Four broad provisions of the MOA were not implemented as of the June 2008 final report. These included community outreach, revising the complaint process, documenting complaint and disciplinary action, and field training related to use of force. 59 First, paragraph 91 of the MOA required the MPD to conduct quarterly community outreach programs in each district to inform citizens of the complaint process and to receive complaints. 60 In Fiscal Year 2013, the OPC continued this outreach work, conducting or participating in twenty-six outreach events, including at least one in each of the District’s eight wards. 61 Second, paragraph 94 of the MOA required the MPD’s Office of Professional Responsibility (OPR) to receive and record all citizen complaints filed with the MPD within twenty-four hours. 62 Third, paragraphs 107–117 of the MOA related to the database documentation of use of force incident com – plaints, investigation results, disciplinary actions and adjudication. 63 Fourth, paragraph 121 of the MOA required oversight of the Field Training program including curriculum, trainers, evaluation, and needs assessments related to use of force. 64 These components of the MOA, left unresolved despite six years of “deadly force” revisited oversight, were arguably the underlying cause of the MPD’s problems. Fol – lowing the final report, the MPD was required to submit bi-monthly progress reports for these specific MOA provisions. 65 Despite reforms, many of the issues identified by the Post , HRW and the DOJ investigations have resurfaced since 2008. Some previously instituted reforms have relaxed enforcement, and some were never implemented. If the MPD fails to implement the DOJ recommendations, the DOJ’s Civil Rights Division lacks the authority to file a civil lawsuit against the police department. 65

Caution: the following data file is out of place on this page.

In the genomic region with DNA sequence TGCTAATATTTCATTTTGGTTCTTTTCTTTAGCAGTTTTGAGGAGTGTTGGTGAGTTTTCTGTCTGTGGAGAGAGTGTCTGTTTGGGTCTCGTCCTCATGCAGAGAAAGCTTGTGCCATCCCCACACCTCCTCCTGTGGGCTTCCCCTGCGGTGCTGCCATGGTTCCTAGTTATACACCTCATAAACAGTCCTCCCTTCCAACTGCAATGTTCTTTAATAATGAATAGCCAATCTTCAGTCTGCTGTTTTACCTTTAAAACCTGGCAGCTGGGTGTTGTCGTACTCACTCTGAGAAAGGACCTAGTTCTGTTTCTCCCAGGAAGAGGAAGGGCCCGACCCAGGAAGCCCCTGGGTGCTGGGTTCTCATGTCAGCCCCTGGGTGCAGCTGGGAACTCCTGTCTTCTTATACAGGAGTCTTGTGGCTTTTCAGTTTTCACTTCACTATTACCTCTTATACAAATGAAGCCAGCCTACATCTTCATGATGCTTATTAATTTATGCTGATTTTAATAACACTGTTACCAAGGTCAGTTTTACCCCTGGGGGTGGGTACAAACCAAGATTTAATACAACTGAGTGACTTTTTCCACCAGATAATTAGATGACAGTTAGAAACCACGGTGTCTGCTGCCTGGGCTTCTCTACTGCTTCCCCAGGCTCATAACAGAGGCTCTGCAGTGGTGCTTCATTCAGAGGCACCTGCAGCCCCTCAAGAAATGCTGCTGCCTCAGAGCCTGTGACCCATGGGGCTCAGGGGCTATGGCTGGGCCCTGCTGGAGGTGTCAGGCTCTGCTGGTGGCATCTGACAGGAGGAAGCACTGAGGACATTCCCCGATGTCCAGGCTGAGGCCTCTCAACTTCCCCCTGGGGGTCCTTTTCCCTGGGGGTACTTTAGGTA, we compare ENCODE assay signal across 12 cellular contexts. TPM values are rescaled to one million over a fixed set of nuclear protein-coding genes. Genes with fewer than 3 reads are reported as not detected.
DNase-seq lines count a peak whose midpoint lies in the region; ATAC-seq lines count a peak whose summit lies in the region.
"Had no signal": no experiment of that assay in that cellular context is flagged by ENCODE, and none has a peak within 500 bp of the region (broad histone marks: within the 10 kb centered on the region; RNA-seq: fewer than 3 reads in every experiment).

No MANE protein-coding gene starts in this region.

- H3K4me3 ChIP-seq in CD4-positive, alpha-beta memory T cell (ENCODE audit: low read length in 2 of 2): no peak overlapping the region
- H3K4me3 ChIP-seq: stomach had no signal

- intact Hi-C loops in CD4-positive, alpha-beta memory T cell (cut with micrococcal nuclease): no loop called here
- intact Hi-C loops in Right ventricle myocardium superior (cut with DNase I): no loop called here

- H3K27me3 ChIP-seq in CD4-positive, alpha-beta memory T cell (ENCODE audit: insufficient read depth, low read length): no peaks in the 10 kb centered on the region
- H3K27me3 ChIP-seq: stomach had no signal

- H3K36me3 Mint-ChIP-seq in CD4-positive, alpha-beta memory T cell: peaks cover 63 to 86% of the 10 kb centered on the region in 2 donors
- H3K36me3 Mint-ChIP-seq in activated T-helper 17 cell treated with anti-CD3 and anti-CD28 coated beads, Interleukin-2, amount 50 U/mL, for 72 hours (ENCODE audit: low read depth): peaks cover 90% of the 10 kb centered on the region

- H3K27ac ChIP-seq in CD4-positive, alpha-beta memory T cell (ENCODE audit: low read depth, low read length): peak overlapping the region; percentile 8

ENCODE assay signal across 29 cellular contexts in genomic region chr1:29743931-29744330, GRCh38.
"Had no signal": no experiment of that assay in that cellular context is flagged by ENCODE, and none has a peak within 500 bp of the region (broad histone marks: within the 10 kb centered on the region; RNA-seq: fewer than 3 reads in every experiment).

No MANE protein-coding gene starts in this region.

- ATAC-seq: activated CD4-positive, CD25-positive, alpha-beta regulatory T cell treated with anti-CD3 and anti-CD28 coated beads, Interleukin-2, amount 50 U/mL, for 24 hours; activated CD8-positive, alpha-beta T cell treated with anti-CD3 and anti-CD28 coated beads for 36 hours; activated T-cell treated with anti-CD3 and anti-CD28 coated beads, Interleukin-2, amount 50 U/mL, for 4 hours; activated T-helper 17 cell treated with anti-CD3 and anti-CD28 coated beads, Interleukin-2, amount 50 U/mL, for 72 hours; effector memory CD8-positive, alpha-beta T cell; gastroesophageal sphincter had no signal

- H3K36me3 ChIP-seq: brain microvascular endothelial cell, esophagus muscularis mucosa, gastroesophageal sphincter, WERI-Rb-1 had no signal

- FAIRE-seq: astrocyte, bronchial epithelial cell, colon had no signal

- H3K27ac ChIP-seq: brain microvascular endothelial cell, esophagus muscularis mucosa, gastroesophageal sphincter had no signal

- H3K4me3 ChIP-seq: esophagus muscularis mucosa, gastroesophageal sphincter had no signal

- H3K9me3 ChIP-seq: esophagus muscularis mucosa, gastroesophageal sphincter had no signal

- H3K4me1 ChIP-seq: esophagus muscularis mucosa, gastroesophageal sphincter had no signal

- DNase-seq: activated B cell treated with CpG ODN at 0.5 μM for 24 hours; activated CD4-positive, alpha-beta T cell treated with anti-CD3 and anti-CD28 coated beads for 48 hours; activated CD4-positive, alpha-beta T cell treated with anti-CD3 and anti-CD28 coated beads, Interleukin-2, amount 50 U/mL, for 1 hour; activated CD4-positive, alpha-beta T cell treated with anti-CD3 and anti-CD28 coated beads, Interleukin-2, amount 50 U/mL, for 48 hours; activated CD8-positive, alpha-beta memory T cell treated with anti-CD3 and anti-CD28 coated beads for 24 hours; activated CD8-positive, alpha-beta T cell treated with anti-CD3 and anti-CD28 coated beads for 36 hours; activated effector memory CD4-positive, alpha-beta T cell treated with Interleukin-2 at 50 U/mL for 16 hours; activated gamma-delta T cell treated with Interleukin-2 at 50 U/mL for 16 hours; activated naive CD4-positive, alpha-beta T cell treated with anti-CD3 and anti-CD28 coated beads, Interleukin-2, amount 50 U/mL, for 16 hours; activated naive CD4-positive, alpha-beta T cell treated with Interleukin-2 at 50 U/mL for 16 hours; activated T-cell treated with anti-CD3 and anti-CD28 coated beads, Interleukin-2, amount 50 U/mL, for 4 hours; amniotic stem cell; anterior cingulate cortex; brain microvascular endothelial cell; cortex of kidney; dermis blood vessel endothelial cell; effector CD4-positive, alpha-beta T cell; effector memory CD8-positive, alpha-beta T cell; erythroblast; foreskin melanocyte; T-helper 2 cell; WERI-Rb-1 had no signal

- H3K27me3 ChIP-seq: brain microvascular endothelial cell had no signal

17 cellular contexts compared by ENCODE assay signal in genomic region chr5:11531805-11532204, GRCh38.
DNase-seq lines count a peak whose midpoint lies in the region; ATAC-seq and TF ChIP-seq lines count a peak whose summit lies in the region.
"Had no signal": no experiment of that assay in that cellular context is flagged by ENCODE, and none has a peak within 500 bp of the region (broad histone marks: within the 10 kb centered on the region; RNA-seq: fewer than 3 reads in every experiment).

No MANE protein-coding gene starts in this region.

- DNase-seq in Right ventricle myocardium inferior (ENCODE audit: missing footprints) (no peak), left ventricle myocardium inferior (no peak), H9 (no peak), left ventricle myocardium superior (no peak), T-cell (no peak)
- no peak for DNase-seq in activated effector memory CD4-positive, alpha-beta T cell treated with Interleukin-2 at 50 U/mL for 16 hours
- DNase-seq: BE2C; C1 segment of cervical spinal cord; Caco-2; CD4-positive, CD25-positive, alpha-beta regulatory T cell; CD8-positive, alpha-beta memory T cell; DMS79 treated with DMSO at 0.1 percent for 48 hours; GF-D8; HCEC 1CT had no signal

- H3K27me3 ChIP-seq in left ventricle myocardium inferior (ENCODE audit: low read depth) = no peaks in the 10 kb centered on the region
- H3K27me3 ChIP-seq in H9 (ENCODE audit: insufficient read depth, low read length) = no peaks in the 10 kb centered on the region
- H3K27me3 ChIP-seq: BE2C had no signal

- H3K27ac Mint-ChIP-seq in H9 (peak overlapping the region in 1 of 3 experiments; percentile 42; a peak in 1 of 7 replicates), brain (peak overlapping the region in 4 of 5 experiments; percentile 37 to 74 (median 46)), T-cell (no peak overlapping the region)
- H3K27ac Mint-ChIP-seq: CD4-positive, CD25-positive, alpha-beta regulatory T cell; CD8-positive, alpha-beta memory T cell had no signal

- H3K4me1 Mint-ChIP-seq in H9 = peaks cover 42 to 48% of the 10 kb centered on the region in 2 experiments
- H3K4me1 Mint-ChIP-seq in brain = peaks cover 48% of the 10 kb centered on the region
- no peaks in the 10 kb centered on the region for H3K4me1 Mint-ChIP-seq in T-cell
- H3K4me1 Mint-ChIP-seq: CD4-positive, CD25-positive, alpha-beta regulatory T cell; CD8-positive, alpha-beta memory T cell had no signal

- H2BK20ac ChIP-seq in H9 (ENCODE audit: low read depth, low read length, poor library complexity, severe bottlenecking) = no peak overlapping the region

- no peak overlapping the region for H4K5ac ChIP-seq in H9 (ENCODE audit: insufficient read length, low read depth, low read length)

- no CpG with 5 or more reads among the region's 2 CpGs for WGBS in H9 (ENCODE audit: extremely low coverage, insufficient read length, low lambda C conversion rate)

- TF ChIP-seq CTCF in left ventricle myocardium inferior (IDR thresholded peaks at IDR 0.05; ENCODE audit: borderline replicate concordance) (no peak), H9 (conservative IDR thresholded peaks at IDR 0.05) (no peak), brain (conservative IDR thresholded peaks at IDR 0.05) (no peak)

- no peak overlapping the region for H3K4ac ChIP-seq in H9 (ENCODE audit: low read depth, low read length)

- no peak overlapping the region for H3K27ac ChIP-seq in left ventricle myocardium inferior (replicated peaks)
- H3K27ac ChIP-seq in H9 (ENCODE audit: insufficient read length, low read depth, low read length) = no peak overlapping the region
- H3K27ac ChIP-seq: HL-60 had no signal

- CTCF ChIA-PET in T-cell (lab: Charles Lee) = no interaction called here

However, community organizations or individuals are able to supply evidence necessary to initiate a DOJ investigation by monitoring and reporting incidents to the Civil Rights Division’s Special Litigation Section. 66 Current facts demand such an investigation begin immediately.
Hybrid complaint system: 2001–present